Edward Seaman, LRSC’s web editor, reviews the change in legislation and its potential to influence behaviour.
From 1 March, the penalties for those caught using a mobile phone while driving double to six points and a £200 fine.Announced by the Government last November, the rise in penalty points will mean an immediate ban for newly-qualified drivers who have a ceiling of six points for the first two years after passing the test.
The decision to increase the penalties follows a Government consultation, which concluded that there will be no differentiation between car and HGV drivers when it comes to punishment.
The Government’s consultation response also confirmed that a retraining course will not be offered to first-time offenders as an alternative to the fixed penalty notice FPN, which is intended to provide a strong deterrent and a powerful incentive to change behaviour.
According to the Government’s THINK! campaign studies show that drivers using a hands-free or handheld mobile phone are slower to recognise and react to hazards.
Researchers in Australia found that drivers who use either a hands-free or handheld mobile are four times more likely to be involved in a collision, than those who are not distracted.
Figures published by the RAC in September 2016 suggested that 11m motorists admitted to making or receiving a call while driving in 12 months leading up to the publication of the data.
Is the move well supported?
According to the Government, yes. In the consultation response it says ‘there is clear support for change and increasing the fixed penalty notice for using a hand held mobile phone when driving’.
And that is a notion backed up by a recent Road Safety GB (Twitter) poll – in which 91% of 438 respondents expressed their support for the change. 7% of respondents disagreed, while 2% were not sure.
The move also has the unequivocal backing of road safety stakeholders, including Road Safety GB.
However, there are those in road safety who believe the increased penalties do not go far enough – a point acknowledged by the DfT in its consultation response.
But will it be effective?
Although the move is well supported, there are doubts as to whether it will be effective – highlighted by a separate Road Safety GB poll in which 53% of the 398 respondents answered ‘no’; with just 27% saying it would be effective, while 20% were not sure.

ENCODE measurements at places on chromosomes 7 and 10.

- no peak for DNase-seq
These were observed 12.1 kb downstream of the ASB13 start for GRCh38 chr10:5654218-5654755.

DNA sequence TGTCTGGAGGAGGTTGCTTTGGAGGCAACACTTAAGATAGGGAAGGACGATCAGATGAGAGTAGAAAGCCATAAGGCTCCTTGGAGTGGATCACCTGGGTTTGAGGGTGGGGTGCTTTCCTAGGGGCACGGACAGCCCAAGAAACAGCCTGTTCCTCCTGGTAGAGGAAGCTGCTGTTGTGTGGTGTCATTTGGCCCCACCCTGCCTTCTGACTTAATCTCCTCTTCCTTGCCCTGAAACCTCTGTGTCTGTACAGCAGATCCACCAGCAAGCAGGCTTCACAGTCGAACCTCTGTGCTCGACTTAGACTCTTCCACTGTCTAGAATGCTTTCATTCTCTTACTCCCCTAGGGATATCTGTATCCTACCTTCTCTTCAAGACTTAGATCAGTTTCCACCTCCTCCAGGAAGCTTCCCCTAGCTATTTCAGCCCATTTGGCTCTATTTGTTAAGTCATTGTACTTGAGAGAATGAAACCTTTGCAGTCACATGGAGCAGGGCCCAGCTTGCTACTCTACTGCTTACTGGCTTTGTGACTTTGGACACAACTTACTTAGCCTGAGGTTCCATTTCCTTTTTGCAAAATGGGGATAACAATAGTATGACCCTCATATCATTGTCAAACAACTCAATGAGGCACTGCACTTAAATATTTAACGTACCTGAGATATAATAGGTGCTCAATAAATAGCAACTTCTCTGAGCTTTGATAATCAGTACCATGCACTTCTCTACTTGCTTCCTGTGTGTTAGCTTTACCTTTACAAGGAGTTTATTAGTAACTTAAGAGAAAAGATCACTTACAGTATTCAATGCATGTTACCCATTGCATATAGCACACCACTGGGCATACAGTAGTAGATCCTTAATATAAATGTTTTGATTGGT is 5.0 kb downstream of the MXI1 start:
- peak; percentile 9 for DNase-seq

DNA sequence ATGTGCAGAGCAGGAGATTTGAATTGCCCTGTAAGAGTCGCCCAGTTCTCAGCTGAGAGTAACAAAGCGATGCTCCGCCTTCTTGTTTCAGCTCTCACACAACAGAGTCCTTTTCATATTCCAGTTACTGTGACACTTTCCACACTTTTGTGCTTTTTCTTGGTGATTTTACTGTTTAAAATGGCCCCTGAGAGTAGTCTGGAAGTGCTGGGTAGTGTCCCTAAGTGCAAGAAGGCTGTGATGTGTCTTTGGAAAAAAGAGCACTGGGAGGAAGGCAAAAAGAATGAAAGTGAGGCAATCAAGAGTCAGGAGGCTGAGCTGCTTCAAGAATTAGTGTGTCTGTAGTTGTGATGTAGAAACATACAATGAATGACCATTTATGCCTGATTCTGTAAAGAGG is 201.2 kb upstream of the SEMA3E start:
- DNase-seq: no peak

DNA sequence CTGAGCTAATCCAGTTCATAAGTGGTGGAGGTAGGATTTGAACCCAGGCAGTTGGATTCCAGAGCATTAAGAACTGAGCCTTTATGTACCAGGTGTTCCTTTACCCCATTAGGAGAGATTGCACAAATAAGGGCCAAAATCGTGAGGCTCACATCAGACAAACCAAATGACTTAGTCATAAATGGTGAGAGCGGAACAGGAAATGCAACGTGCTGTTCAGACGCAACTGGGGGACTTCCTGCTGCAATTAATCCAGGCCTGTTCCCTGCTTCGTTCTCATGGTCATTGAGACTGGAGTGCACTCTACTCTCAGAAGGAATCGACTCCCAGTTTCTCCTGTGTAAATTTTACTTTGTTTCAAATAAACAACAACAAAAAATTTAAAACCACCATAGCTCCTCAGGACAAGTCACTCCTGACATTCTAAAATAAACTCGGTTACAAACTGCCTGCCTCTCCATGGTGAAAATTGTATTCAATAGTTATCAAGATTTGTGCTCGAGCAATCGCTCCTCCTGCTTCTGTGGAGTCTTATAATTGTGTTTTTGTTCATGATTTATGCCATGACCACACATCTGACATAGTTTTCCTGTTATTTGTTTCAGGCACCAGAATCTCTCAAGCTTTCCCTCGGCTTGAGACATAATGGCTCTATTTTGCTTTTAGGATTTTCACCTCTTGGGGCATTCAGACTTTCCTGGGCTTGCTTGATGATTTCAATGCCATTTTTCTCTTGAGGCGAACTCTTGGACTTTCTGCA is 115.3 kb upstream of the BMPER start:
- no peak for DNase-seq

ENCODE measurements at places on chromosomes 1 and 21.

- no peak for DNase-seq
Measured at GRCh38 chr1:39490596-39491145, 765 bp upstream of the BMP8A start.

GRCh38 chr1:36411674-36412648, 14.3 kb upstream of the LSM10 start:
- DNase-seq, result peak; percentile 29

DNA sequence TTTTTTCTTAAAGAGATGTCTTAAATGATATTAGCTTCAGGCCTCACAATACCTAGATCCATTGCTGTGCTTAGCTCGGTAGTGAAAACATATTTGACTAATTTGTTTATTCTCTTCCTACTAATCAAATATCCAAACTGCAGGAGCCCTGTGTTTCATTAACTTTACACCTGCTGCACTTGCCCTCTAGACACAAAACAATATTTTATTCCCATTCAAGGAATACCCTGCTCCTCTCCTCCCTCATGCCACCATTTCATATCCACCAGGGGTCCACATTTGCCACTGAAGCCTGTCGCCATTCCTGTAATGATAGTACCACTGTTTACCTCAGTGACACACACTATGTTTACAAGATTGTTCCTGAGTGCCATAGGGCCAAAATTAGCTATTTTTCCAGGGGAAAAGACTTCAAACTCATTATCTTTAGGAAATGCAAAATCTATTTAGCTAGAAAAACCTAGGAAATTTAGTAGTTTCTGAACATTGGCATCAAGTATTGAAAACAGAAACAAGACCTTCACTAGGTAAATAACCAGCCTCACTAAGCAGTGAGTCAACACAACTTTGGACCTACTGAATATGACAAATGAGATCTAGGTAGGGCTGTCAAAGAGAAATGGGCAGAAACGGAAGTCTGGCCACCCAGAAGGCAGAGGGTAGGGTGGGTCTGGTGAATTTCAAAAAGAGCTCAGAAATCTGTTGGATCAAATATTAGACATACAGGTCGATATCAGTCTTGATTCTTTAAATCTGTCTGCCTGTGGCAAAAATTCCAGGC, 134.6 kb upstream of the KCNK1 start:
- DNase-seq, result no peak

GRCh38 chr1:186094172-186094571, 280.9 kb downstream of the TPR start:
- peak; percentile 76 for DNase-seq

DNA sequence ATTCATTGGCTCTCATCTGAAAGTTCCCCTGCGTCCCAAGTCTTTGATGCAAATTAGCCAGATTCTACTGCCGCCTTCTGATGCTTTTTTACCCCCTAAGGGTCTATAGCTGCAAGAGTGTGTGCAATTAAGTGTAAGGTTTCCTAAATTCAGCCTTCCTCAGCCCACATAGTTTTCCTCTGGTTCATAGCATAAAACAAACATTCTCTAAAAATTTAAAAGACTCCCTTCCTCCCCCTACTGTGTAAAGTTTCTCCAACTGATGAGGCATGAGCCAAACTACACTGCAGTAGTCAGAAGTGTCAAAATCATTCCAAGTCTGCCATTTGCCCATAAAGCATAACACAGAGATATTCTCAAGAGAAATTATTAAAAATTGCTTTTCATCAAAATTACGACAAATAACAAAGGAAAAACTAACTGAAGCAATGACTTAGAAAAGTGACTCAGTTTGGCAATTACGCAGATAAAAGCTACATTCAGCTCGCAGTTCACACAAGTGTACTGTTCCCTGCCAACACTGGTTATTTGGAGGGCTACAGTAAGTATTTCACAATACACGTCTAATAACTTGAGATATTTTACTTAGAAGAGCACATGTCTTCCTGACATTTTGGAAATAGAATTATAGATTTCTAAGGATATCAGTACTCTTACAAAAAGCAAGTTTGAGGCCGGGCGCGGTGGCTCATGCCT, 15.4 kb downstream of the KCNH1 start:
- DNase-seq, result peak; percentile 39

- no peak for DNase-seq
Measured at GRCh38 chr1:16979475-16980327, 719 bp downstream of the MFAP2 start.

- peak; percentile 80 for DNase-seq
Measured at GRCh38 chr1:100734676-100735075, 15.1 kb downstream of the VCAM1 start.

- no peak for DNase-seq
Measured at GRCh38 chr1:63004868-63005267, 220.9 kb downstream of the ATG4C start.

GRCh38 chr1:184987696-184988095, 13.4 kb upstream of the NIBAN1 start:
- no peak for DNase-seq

There are also doubts about whether drivers are aware that the law is changing. The results of a survey, reported yesterday (27 Feb) by BT news, suggest that 40% of drivers are unaware they face tougher punishments for the offence as of tomorrow.
However, over the coming days and weeks the matter will receive much publicity – including a new THINK! campaign which will highlight the dangers of using a mobile phone while driving and raise awareness of the change in penalties.
There are also doubts and concerns about how effectively the new penalties will be enforced by the dwindling number of specialist traffic police officers.
A parliamentary report into the enforcement of road laws (published in March 2016) concluded that the falling number of recorded crimes on Britain’s roads does not represent a reduction in offences being committed.
Instead the Transport Committee report suggests that motoring offences are not being detected due to a decline in the number of specialist traffic police officers. The report concludes that engineering and education “must be backed up by effective enforcement” with road users “knowing that infringements will be detected”.
Figures published in January by Auto Express revealed that the number of full-time traffic police operating in England and Wales has been cut by almost a third since 2010, while the RAC Report on Motoring 2015 revealed that 62% of drivers believe that there are insufficient police on the roads to enforce driving laws.